US fugitive Edward Snowden seems assured of a warm welcome in Russia and may even achieve celebrity status in his new home, but history suggests he will no longer be master of his fate and a Moscow exile will bring challenges.
The former US spy agency contractor finally left Moscow’s Sheremetyevo airport on Thursday after spending nearly six weeks confined to its transit zone while a diplomatic battle over his future raged between Russia and the US.
Snowden, sought by Washington on espionage charges for leaking details of Internet and telephone surveillance programs, now embarks on his new life armed with an asylum document that is valid for a year and can be renewed annually.
Former Russian intelligence officers said things will not be easy for Snowden if the legacy of earlier defections is any guide.
“Precedents show us that life is hard for defectors from their countries,” said Lev Korolkov, a former KGB officer.
“They experience a huge internal stress that can last for a very long time, sometimes for the rest of their lives — even for those who stayed, such as Kim Philby,” he said, referring to the Briton who spied for the Soviet Union during and after World War II.
“He [Snowden] was free only as long as he was in the transit zone,” Korolkov said.
Snowden is not the first employee of the US National Security Agency (NSA) to defect to Moscow.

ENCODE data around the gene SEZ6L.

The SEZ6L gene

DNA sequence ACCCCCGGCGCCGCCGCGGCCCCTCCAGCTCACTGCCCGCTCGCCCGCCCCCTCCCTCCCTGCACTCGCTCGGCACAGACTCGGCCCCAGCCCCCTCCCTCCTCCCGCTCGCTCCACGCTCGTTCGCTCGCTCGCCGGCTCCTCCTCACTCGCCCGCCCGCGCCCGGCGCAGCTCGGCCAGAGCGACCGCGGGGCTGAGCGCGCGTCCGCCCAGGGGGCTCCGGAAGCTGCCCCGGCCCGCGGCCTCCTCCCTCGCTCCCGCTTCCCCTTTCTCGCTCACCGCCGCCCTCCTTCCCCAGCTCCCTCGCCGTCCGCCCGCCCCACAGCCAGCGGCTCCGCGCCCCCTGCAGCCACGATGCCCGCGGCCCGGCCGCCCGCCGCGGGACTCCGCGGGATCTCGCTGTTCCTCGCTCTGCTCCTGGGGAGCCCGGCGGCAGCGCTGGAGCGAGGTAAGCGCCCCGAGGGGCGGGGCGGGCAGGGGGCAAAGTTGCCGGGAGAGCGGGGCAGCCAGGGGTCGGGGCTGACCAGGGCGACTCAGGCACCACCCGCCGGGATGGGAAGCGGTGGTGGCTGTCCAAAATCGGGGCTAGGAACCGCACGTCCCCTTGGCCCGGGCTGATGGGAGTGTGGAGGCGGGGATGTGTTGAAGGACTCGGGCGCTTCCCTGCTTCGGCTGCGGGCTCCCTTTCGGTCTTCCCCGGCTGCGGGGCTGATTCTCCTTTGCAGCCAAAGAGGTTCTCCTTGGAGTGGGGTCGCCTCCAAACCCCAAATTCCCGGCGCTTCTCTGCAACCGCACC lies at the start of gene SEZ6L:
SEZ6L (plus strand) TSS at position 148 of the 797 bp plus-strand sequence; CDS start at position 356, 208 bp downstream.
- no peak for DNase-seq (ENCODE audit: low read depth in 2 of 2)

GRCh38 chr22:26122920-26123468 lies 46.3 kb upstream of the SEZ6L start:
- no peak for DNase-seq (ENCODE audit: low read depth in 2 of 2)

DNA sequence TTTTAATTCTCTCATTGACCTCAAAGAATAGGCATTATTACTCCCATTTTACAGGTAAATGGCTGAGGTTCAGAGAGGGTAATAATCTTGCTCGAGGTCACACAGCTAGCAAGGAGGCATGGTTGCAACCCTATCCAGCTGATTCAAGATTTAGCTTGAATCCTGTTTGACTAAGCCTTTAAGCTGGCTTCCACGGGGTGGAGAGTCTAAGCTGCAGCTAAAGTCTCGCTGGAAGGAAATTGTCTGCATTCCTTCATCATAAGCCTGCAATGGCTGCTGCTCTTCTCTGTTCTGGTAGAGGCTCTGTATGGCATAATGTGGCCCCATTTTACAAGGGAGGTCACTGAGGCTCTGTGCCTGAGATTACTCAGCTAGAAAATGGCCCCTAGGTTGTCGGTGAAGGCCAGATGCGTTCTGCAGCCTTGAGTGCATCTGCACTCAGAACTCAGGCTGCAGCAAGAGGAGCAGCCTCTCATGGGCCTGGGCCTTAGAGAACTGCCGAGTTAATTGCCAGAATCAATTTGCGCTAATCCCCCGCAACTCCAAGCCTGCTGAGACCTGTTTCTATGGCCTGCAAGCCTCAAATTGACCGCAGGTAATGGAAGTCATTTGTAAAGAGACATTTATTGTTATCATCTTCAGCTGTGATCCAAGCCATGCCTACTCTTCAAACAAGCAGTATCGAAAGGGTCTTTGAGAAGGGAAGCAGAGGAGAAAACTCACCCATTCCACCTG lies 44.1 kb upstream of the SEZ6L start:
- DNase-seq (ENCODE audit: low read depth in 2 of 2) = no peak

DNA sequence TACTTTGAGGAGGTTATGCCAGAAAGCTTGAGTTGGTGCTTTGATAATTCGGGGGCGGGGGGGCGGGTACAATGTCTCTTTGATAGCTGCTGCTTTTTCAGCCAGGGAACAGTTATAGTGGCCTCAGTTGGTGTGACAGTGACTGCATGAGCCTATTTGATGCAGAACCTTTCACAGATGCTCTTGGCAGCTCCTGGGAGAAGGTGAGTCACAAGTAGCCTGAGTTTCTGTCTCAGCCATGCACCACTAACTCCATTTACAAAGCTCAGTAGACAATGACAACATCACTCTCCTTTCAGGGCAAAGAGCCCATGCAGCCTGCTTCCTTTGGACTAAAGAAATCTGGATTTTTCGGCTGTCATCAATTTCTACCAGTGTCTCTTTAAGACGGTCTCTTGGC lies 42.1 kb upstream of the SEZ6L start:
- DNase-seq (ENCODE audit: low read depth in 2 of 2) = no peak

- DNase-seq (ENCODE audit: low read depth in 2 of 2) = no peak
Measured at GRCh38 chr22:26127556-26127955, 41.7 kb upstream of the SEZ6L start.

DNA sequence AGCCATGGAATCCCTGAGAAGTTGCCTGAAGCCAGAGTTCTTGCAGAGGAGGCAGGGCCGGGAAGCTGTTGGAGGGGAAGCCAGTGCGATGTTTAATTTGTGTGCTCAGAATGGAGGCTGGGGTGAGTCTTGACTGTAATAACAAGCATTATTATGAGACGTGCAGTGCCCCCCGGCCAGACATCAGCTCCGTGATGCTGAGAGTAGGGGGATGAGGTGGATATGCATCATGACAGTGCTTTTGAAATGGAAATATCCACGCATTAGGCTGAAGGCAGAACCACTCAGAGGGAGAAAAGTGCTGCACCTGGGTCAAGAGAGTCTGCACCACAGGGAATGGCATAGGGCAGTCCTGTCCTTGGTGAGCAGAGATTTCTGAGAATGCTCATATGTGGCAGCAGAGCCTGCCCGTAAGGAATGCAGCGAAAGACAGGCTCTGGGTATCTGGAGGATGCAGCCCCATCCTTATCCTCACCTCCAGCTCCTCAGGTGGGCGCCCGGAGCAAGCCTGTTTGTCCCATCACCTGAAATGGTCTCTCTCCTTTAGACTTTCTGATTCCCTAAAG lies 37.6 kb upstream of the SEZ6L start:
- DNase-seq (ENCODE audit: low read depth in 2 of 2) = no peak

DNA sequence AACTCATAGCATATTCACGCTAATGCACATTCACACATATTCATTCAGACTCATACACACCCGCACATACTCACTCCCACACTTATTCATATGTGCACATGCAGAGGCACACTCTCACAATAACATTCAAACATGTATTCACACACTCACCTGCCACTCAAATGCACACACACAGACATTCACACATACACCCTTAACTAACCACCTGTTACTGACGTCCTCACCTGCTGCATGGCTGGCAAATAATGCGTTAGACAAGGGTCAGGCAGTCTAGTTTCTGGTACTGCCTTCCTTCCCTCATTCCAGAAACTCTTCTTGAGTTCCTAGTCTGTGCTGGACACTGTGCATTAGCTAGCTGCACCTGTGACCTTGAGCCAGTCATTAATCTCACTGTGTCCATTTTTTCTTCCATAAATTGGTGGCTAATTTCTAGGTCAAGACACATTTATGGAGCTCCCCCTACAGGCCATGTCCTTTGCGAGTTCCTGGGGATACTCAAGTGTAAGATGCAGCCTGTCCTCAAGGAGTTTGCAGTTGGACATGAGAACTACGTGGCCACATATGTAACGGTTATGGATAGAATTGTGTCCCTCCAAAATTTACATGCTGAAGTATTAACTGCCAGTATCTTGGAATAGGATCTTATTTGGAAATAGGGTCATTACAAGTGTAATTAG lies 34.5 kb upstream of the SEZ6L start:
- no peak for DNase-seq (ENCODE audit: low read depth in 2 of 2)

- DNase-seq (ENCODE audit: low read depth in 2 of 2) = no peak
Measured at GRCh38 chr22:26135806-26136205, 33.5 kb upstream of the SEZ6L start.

NSA cryptologists William Martin and Bernon Mitchell defected to the Soviet Union during the Cold War in 1960 because of disenchantment with US intelligence gathering methods.
The pair denounced Washington for spying on its own allies — charges echoed by Snowden half a century later.
However, Martin later called his choice foolhardy as he became disillusioned with life in the Soviet Union and the relevance of their revelations quickly faded.
Other precedents are hardly more encouraging.
Philby lived under virtual house arrest after his defection, drank heavily and suffered from loneliness and depression.
Fellow double agent and comrade Guy Burgess also became heavily dependent on alcohol and, despite defecting, continued ordering clothes from London.
Of the high-profile British defectors, only George Blake seems to have done well in exile. He married a Russian, is still alive at 90 and was awarded a medal by Russian President Vladimir Putin last year.
The Cold War is long over, but some things do not change. Snowden is a useful propaganda tool for the Kremlin, which often accuses Washington of preaching on human rights abroad what it fails to practice at home.
“He no longer belongs to himself. He is a political personality and a pawn,” said Anna Kachkayeva, a prominent media expert. “He is like a ticking time-bomb. Maybe they will save him up for something and put him on television — or maybe not.”